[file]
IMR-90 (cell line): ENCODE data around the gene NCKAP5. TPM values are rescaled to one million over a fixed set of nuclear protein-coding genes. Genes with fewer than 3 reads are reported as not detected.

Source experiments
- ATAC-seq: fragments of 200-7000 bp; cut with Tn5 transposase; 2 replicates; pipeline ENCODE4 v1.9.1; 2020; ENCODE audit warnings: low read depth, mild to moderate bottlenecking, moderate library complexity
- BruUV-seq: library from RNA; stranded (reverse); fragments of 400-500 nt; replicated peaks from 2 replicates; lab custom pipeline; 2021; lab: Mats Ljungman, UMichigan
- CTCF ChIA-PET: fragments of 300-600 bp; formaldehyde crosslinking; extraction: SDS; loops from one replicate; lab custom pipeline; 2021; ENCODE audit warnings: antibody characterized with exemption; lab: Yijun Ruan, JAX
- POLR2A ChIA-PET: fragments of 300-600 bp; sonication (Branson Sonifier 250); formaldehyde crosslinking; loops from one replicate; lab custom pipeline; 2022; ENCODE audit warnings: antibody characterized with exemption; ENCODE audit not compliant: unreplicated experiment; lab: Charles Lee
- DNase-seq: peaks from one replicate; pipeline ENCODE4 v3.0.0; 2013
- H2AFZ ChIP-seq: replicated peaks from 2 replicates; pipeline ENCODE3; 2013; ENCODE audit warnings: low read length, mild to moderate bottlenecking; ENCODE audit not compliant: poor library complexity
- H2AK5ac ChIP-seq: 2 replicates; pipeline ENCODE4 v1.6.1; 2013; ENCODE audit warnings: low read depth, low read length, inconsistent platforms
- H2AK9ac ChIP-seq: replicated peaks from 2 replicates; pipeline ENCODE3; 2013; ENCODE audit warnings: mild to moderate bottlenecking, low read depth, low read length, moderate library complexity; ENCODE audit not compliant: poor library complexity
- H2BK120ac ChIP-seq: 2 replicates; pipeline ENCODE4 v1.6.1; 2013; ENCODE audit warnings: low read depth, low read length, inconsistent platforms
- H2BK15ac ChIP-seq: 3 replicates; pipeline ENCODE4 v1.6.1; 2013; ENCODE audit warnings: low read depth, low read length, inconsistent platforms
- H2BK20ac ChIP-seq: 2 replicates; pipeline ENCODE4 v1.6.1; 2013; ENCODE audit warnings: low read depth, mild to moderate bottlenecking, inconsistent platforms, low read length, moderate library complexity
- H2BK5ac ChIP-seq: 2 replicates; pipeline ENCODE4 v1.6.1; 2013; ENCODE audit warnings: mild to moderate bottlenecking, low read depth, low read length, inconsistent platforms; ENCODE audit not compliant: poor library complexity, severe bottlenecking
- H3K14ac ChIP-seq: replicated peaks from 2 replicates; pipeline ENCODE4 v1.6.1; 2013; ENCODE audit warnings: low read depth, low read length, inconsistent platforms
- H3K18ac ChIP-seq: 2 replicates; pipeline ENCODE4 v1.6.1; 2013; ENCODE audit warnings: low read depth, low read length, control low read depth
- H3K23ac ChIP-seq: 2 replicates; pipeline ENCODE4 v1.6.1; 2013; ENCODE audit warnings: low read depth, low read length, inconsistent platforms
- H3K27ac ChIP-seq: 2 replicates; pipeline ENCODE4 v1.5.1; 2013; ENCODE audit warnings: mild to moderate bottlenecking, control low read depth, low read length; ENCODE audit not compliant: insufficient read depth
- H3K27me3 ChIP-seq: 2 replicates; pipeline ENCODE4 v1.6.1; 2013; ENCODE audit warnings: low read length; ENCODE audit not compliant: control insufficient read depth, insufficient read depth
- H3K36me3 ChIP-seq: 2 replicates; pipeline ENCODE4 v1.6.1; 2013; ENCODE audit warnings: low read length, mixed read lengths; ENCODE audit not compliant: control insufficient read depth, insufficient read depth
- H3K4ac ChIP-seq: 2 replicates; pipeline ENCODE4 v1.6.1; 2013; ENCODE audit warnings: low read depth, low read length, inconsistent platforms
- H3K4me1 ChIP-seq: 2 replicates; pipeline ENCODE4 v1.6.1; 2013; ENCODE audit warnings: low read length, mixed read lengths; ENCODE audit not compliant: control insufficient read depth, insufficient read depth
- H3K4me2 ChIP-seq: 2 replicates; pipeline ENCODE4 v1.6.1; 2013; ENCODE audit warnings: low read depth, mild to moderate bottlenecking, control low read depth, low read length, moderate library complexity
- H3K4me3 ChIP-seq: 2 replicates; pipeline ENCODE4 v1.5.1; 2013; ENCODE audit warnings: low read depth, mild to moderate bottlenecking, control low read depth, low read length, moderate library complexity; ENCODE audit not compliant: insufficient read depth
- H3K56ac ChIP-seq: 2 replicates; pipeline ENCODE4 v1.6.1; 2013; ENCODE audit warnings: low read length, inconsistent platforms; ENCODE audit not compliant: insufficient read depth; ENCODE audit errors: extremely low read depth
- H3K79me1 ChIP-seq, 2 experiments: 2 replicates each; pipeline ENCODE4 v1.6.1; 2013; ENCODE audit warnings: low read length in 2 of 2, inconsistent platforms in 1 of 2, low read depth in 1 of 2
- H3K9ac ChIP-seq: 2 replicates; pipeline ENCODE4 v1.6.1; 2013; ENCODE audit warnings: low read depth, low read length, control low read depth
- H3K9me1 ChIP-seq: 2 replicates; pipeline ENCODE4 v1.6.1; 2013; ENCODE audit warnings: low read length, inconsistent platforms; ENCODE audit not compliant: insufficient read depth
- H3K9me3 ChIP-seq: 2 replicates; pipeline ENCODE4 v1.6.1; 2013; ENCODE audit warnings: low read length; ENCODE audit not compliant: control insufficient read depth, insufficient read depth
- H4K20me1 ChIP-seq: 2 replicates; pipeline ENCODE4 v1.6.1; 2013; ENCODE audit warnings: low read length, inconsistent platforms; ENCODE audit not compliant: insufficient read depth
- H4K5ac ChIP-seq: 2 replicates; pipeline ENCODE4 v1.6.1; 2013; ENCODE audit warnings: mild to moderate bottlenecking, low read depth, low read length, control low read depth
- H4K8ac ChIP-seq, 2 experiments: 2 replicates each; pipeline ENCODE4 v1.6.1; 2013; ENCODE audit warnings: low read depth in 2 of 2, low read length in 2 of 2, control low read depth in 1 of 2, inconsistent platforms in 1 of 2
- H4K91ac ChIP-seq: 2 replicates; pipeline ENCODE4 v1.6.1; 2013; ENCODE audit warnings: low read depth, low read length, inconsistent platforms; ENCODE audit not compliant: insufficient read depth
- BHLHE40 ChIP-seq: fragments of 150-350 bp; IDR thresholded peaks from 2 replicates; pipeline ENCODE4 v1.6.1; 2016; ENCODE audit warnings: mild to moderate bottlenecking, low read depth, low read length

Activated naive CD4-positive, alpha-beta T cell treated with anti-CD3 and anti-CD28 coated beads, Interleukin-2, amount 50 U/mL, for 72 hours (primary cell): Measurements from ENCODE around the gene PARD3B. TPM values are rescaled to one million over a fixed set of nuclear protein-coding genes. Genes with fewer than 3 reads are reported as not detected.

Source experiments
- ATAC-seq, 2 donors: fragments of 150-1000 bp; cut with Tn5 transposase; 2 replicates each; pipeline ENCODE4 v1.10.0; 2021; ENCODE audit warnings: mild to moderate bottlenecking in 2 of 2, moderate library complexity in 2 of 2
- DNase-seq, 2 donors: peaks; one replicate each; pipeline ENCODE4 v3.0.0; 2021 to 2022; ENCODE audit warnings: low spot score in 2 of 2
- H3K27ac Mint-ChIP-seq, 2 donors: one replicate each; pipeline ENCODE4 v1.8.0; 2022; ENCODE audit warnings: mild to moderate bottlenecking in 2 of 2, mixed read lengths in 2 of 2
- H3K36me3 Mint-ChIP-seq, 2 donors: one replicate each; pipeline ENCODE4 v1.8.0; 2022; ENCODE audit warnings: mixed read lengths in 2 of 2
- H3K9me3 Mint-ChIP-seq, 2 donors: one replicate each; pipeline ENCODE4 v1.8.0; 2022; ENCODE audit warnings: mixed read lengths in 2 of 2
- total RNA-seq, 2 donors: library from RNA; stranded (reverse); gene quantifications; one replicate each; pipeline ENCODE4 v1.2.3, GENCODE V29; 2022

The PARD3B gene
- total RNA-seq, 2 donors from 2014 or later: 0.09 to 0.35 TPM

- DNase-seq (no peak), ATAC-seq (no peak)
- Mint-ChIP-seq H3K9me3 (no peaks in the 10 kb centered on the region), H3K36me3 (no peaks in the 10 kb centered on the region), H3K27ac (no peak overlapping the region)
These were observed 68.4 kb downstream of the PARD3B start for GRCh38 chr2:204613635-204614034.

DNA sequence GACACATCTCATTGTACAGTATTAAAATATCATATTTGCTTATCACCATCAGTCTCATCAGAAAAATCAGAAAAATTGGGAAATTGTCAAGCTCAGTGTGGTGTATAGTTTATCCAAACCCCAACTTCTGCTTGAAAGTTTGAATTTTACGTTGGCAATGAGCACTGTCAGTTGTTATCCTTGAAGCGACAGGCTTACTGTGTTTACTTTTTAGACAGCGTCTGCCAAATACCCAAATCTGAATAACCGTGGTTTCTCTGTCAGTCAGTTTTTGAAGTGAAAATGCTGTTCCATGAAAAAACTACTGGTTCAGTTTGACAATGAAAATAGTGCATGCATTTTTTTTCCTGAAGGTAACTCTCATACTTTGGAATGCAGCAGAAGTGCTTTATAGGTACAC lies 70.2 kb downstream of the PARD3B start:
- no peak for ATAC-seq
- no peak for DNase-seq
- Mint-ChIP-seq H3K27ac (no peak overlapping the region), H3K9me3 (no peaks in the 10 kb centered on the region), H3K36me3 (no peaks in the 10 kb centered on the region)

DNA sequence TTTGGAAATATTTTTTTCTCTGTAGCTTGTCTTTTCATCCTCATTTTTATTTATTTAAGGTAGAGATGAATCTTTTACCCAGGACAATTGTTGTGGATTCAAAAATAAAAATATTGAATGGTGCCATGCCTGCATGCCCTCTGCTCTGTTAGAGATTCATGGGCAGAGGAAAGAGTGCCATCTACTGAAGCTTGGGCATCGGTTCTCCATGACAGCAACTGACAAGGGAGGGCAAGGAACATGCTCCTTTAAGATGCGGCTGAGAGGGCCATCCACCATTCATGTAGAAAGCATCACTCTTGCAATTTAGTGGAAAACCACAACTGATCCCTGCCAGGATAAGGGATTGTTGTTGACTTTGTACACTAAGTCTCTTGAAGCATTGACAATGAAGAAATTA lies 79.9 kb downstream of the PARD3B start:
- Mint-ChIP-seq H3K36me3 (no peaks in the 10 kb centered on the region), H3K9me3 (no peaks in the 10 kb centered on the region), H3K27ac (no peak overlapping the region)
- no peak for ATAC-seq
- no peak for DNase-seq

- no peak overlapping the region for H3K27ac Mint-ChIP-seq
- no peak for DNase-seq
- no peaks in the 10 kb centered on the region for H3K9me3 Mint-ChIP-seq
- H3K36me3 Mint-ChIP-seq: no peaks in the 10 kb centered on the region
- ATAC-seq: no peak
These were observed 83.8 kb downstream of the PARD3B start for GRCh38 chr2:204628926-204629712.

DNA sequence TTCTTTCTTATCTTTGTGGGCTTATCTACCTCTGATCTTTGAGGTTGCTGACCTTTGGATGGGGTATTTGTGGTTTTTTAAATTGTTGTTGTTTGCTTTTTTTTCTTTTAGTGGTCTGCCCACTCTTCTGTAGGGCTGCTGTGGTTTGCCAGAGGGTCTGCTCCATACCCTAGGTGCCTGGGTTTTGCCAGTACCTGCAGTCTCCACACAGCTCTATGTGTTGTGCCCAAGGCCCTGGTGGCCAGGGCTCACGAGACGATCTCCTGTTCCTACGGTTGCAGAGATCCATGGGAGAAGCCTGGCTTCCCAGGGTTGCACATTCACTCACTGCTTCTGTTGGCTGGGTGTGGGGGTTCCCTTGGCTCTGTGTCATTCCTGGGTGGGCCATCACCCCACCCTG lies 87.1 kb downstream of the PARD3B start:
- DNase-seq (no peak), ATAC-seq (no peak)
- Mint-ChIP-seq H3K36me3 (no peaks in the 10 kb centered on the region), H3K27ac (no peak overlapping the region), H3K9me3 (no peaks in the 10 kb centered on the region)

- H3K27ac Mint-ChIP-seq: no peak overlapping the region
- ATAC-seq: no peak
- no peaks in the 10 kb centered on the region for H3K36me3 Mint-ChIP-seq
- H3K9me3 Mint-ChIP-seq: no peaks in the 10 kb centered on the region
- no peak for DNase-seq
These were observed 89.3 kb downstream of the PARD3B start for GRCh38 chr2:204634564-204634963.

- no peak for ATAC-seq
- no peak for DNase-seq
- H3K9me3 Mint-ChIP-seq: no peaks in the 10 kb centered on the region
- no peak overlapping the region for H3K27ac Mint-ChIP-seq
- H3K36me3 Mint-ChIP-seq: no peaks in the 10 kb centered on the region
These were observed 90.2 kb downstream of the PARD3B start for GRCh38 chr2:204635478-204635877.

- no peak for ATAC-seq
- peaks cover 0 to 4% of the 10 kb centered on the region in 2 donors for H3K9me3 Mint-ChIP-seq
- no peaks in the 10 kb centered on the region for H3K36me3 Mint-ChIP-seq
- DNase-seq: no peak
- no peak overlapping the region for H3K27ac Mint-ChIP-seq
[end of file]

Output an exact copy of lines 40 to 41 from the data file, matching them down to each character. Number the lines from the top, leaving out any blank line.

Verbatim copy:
- H3K36me3 Mint-ChIP-seq, 2 donors: one replicate each; pipeline ENCODE4 v1.8.0; 2022; ENCODE audit warnings: mixed read lengths in 2 of 2
- H3K9me3 Mint-ChIP-seq, 2 donors: one replicate each; pipeline ENCODE4 v1.8.0; 2022; ENCODE audit warnings: mixed read lengths in 2 of 2